Gnocchi Potato Salad Recipe (Or Is It Pasta Salad?) - The Nibble Webzine Of Food Adventures Gnocchi Potato Salad Recipe (Or Is It Pasta Salad?)
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Gnocchi Potato Salad Recipe (Or Is It Pasta Salad?)

Is it potato salad or is it pasta salad? It’s both: a pasta salad made from potato gnocchi. The next time someone asks you to bring the potato salad to a gathering, surprise them with this recipe. The recipe is below.

If you’re not familiar with gnocchi, it’s an Italian dumpling, small and oblong.

Gnocchi can be poached (boiled in salted water), baked or fried.

The dough ingredients include semolina, ordinary wheat flour, cheese (parmesan, ricotta), potato, and sometimes egg, vegetables (beets, herbs, pesto, pumpkin, spinach), breadcrumbs, cornmeal, chestnut flour, squid ink or other ingredients (see photo # 2).

Sometimes they have groove marks, made with a fork or other implement; sometimes they’re smooth with blunt-cut ends.

The purpose of the grooves is catch and hold onto the sauce.

Gnocchi are also called “pillow pasta,” a group that, according to Wikipedia, includes variations such as:

  • Cavatelli (from “cavare,” to hollow) from Puglia, rolled dough with a hollow cavity (photo #—some say that it looks like tiny hot dog buns)
  • Gnudi (from “nudi,” naked) from Tuscany, a much lighter ricotta dumpling (and easier to make—here’s a recipe)
  • Malfatti (“poorly made”) from Lombardy and Tuscany, dumplings made with ricotta, flour and spinach and herbs (photo #6).
  • Malloreddus or gnochetti Sardi (“little Sardinian gnocchi”) from Sardinia, which look like worms
  • Strangulaprievete (“priest strangler”)† from Campania, a blunt-end gnocchi.
    Check out all the different types of pasta.

    Gnocchi has been made since Roman times. It traveled north with the Roman legions as they expanded their empire across Europe.

    The name may be derived from the Italian nocchio, meaning a knot in wood; or from nocca, knuckle. Here’s a detailed history of gnocchi.


    We happened to have a bulb of fennel in the fridge, in addition to the celery required in the recipe. Since we love the light anise flavor of fennel (and it goes with all the other ingredients), we substitute fennel for half of the celery.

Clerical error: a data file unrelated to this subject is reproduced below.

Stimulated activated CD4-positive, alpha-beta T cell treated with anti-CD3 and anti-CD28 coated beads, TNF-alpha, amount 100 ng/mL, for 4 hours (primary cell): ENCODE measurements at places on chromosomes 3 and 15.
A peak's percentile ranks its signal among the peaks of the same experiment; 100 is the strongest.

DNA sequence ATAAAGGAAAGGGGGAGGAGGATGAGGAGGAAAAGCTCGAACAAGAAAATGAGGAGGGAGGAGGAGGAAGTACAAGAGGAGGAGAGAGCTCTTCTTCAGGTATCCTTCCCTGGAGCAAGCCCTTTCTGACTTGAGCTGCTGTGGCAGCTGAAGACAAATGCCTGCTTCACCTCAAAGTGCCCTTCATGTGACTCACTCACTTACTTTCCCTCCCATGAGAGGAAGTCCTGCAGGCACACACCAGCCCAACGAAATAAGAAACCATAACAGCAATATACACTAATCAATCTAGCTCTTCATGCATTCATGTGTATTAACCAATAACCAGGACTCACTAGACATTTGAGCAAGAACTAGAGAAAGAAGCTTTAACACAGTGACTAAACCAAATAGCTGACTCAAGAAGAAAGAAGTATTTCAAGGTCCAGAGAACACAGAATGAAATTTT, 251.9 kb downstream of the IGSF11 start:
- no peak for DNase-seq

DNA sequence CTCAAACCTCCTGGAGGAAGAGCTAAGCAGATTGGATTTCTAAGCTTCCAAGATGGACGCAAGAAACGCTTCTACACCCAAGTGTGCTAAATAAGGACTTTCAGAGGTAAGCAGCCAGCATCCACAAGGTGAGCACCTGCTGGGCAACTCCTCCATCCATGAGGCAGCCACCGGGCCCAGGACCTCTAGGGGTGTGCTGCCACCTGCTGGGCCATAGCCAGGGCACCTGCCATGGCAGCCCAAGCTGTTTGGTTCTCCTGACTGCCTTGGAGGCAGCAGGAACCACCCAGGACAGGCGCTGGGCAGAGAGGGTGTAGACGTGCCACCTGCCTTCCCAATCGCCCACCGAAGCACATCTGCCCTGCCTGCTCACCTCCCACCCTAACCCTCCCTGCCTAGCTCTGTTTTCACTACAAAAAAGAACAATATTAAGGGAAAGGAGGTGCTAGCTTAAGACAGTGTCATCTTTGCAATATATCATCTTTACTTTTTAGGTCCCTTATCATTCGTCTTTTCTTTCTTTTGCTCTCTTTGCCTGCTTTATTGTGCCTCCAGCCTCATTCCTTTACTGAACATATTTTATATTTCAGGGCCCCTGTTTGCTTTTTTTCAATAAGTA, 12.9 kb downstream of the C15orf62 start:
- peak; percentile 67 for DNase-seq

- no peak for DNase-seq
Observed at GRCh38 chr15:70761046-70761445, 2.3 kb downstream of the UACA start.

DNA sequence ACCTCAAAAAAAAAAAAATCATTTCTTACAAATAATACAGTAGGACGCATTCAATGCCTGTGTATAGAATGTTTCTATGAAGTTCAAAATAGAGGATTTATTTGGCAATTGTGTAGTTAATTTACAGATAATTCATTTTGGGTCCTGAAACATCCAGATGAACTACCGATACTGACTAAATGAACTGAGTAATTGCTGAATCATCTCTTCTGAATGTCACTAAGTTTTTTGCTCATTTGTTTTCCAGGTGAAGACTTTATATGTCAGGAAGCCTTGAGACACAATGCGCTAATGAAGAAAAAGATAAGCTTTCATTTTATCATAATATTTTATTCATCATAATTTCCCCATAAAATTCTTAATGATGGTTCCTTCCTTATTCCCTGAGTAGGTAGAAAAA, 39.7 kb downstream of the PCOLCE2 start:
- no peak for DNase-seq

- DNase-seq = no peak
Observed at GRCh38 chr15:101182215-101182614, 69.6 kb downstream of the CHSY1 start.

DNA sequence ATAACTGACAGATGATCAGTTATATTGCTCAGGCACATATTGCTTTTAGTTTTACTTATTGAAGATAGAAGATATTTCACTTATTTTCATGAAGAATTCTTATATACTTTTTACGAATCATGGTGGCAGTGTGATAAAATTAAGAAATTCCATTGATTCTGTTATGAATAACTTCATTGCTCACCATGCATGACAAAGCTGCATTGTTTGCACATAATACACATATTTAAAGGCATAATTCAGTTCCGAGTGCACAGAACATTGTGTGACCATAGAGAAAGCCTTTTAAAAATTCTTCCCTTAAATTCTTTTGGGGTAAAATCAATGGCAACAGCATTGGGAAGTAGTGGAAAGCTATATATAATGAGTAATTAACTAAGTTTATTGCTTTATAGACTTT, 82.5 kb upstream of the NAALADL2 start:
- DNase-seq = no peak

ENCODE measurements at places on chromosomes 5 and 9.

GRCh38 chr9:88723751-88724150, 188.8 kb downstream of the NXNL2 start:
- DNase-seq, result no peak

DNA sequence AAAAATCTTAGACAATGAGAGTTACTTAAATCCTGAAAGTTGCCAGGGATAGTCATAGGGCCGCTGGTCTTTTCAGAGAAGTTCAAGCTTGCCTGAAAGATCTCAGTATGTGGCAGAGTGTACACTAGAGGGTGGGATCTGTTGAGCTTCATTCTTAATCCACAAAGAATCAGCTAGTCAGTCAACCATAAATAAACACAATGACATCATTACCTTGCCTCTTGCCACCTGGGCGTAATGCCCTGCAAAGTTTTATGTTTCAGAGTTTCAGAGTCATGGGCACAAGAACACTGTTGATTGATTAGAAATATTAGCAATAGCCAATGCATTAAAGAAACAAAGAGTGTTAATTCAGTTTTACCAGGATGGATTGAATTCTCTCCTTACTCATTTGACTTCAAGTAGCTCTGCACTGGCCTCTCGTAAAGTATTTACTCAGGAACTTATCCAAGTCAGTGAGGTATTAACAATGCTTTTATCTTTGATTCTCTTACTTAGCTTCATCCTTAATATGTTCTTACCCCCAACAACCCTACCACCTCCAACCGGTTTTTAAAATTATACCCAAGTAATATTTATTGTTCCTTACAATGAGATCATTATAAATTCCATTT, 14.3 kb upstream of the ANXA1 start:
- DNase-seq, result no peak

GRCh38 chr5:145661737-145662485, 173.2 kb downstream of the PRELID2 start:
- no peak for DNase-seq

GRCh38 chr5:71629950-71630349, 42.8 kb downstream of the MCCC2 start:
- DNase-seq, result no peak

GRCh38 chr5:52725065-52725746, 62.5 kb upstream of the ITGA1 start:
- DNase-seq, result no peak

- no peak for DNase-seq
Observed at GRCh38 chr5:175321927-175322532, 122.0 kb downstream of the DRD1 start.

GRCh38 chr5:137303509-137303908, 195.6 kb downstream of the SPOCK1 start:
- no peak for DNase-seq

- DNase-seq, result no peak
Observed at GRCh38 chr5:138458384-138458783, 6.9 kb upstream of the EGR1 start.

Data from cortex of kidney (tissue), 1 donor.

Ingredients For The Salad

  • 2 boxes (16-ounces each) dried potato gnocchi (photo #2) or equivalent fresh gnocchi
  • 4 ribs celery, chopped
  • 4 hard boiled eggs, chopped
    Ingredients For The Dressing

  • 2 tablespoons Dijon or whole grain mustard
  • ½ cup mayonnaise
  • ¼ teaspoon garlic powder
  • ¼ teaspoon celery salt
  • 2 tablespoons lemon juice
  • ½ teaspoon salt
  • ½ teaspoon pepper
  • 2 tablespoons golden balsamic vinegar (a.k.a. white balsamic)
  • ¼ cup extra virgin olive oil
  • Garnish: ¼ cup chives, chopped

    1. BRING a large pot of salted water to a boil. Add the gnocchi and cook until they float to the top, about 4 minutes (2 minutes for fresh gnocchi, which will also float to the top). Drain, rinse and set aside to cool. Meanwhile…

    2. COMBINE the dressing ingredients from the mustard to the balsamic in a large serving bowl. In a slow, steady stream, whisk in the oil until well combined.

    3. ADD the celery and gnocchi to the dressing and toss to coat. Gently stir in the eggs. Garnish with the chives and serve warm or room temperature.

  • Acorn Squash Soup With Sauteed Gnocchi
  • Baked Eggs With Gnocchi & Pesto
  • Chicken Parmesan Bake With Gnocchi
  • Clam Chowder With Gnocchi & Pancetta
  • Classic Potato Gnocchi
  • Fried Eggs With Gnocchi Home Fries
  • Gnocchi Antipasto
  • Gnocchi Mac & Cheese
  • Gnudi
  • Mabo Tofu Gnocchi
  • Pumpkin Gnocchi With Sage Sauce
  • Pumpkin Soup With Bacon, Sage & Gnocchi
  • Samosa Gnocchi
  • Sweet Potato Gnocchi With Mascarpone Cheese

    The most unusual name for gnocchi is strangolapreti, strangulaprievete pr strangoloprevete.

    The name means “priest stranglers,” and was bestowed centuries ago when it was common practice in Italy to let priests eat for free in restaurants and homes.

    According to the story, some restaurateurs wished that the “freeloaders” would choke on the pasta course before they could get to the more expensive meat and fish courses.

    The apocryphal tale is that they rolled a shape that might get lodged in the priest’s throat. Whether the priests knew that the dish was called strangulaprievete, we do not know.

    Potatoes Come To Italy

    Potato gnocchi is the most popular type in Italy. While the ancient Romans ate gnocchi, potatoes didn’t come from Peru to the Old World until the 16th century.

    One ancient Roman recipe consists of a semolina porridge-like dough mixed with egg, squash and breadcrumbs [source].

    In 15th-century Lombardy, some gnocchi were made of bread, milk, and ground almonds. Another use for stale bread?


    [1] Gnocchi potato salad: no potatoes, just potato gnocchi (all photos © DeLallo Foods).

    [2] You can purchase gnocchi dried or fresh. Check out this dried potato gnocchi.

    [3] A conventional dish of gnocchi with pesto cream sauce. Here’s the recipe.

    [4] Baked gnocchi. Here’s the recipe.

    [5] Cavatelli, a relative of gnocchi; here topped with caviar (photo © C Restaurant | Chicago [now closed].

    [6] Malfatti, made with spinach and ricotta cheese. Here’s a recipe (photo © Spiced Blog).

    [7] Strangulapriviete, “priest stranglers.” Here’s more about it; and see the trivia section below (photo © Comm’e Amaro Stu Ppane).



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